Wednesday, October 15, 2008

Our truck is better than yours

For quite a while now, there’s been a bit of a tit for tat going on between two OEMs in the trucking industry – Daimler Trucks and Navistar International.

The two companies have waged an advertising-public relations war about which company has the most aerodynamic truck in the industry – the Freightliner Cascadia or the International ProStar.

I would be lying if I didn’t say that it’s been a bit entertaining to listen to these two big dog OEMs go at it.

The latest chapter in the Daimler-Navistar battle unfolded in September when an advertising watchdog group that’s part of the Better Business Bureau weighed in on the feud.

Navistar filed a challenge with the National Advertising Division of the Council of Better Business Bureaus earlier this year.

Among other things, the challenge took to task print and Internet advertising claims by Daimler that the Cascadia is the “most aerodynamic truck on the planet.” The claim is backed in the advertising with statement that “Auto Research Center, an independent company … has reviewed and validated these results.”

Navistar challenged other claims made by Daimler, including the touting of more than $2,700 in fuel savings, but you get the gist of it.

Well, the National Advertising Division agreed, at least in part with Navistar and recommended that Daimler discontinue or modify “certain advertising claims.”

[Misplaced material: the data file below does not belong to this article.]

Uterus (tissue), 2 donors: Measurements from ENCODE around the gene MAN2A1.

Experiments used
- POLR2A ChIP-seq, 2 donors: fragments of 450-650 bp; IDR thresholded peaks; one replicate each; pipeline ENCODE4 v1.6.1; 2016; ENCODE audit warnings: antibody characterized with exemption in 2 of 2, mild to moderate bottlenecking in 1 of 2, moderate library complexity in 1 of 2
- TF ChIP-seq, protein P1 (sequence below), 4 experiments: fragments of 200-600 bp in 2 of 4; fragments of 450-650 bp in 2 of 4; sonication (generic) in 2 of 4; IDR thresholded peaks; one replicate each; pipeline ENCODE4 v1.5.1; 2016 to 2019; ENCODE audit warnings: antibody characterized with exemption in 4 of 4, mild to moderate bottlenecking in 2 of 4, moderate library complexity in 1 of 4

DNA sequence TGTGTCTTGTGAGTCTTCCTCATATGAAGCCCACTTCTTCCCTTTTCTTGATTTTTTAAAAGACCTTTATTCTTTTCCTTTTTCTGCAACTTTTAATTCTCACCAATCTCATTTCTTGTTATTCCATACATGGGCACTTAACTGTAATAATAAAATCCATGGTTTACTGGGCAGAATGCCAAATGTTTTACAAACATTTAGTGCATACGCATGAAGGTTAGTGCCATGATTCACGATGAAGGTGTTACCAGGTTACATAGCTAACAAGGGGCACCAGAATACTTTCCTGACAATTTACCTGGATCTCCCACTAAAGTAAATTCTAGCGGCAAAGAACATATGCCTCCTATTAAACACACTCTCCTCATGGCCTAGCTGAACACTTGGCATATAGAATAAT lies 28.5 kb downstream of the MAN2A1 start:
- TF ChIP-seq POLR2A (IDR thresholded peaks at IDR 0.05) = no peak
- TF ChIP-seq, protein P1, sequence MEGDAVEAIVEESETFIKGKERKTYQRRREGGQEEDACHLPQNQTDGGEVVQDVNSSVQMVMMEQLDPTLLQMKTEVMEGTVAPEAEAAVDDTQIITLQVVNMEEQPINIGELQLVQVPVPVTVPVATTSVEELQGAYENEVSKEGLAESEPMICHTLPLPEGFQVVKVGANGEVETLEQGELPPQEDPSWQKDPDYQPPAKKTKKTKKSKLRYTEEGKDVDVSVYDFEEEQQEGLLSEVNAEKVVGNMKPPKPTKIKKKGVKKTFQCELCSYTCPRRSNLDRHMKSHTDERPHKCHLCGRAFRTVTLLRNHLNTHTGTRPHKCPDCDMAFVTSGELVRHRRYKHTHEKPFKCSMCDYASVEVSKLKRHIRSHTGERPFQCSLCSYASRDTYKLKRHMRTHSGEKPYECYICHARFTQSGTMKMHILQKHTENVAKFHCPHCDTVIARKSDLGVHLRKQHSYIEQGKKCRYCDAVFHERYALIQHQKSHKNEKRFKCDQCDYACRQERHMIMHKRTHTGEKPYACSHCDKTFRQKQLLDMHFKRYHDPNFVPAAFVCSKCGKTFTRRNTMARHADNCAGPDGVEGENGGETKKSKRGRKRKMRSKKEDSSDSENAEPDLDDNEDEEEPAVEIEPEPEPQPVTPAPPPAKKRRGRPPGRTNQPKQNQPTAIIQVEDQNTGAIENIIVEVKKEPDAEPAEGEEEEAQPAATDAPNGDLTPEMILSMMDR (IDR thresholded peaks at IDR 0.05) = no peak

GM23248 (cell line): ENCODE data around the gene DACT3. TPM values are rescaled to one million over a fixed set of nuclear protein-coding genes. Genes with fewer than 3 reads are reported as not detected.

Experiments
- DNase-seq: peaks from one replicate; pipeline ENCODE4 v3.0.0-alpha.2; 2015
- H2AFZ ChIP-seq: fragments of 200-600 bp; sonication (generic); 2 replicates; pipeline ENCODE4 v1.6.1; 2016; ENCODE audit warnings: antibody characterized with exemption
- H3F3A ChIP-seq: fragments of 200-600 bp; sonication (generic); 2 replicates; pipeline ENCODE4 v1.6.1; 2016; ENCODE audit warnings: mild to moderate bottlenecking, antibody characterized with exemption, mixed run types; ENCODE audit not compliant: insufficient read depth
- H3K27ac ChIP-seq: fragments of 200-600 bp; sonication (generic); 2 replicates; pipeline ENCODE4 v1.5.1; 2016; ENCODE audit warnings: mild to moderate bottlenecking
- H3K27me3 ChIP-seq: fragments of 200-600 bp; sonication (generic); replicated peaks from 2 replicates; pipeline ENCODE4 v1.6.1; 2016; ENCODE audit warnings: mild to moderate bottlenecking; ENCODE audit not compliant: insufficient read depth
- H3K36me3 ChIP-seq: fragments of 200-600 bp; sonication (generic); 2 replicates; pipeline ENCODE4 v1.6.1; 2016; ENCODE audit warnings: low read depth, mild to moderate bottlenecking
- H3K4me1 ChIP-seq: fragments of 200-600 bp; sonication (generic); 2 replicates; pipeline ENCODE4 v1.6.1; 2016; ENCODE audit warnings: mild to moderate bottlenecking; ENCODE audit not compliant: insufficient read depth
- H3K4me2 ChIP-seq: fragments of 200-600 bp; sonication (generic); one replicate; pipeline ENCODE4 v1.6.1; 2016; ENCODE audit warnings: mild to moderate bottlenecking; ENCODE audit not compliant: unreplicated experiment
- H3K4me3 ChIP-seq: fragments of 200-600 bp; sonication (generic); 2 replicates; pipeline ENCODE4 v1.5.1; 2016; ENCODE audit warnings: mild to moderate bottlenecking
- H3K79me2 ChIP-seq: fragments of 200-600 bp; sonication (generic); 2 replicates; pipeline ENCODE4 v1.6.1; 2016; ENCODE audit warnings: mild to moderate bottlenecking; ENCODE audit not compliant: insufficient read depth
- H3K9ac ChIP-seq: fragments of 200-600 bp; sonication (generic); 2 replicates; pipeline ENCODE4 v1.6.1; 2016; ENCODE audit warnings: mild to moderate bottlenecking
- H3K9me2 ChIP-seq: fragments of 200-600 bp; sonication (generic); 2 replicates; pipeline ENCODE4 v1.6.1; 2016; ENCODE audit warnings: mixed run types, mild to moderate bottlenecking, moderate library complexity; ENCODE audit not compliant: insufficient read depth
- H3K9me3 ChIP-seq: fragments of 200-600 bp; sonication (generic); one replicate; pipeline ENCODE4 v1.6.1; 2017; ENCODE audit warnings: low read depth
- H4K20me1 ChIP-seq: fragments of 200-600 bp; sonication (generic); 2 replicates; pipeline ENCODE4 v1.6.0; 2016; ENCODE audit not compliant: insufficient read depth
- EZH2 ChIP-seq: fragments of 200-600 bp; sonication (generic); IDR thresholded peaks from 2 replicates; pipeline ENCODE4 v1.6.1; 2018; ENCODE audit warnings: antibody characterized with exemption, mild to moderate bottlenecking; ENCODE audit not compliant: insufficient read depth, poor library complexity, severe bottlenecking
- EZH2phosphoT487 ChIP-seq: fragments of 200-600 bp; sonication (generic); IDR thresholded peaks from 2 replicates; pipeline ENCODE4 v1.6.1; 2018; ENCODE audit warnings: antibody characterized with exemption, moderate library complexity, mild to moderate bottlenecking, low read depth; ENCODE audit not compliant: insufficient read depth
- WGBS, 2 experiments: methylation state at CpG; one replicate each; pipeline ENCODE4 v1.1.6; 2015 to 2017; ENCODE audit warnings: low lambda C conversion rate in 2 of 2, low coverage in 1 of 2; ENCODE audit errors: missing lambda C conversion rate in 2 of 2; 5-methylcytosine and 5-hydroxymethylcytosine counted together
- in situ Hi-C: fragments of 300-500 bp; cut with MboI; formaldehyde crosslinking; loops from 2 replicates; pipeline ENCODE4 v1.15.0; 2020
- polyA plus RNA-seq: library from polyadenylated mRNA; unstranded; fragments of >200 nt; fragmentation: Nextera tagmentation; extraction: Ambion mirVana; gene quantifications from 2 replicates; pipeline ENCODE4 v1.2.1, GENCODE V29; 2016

Daimler agreed.

However, it wasn’t a clear win for Navistar in the battle. The watchdog group said that one of Daimler’s claims about the Cascadia was supported by the evidence.

Also, even though Daimler is going to make some changes to its advertising, company officials said that the watchdog group “did not adequately understand the nature of certain technical information submitted.”

Alas, it appears the squabble probably still hasn’t been settled.

Tuesday, October 14, 2008

Pulp fiction

This is a short post but a point I really wanted to make.

Reading news headlines here Friday, Oct. 10, oil prices have dipped below $80 a barrel, settling lower than we’ve seen oil at since September 2007.

It’s hard not to remember June and July, when Goldman Sachs analysts and others were quoted saying oil would likely hit $200, and that $500 per barrel wasn’t out of the question.

I won’t pretend to be an investment expert. I will point out, however, that many financial institutions (like Goldman Sachs) that have been pushing things like privatized highways and other infrastructure sell-offs, seem to be as neck-deep into this market drop as anyone.

The same investment experts who are trading futures of commodities like oil at 2:30 a.m. on unregulated markets halfway across the world are feeling the effects of our reactionary climate.

Had many U.S. highways and toll roads been privatized when this market did hit, how would our highways, bridges and toll roads have been affected? Would the future expenditure for maintenance be overlooked as financial gurus directed all resources into more profitable ventures?

Fortunately, these major world banking powers haven’t purchased the majority of our infrastructure – yet.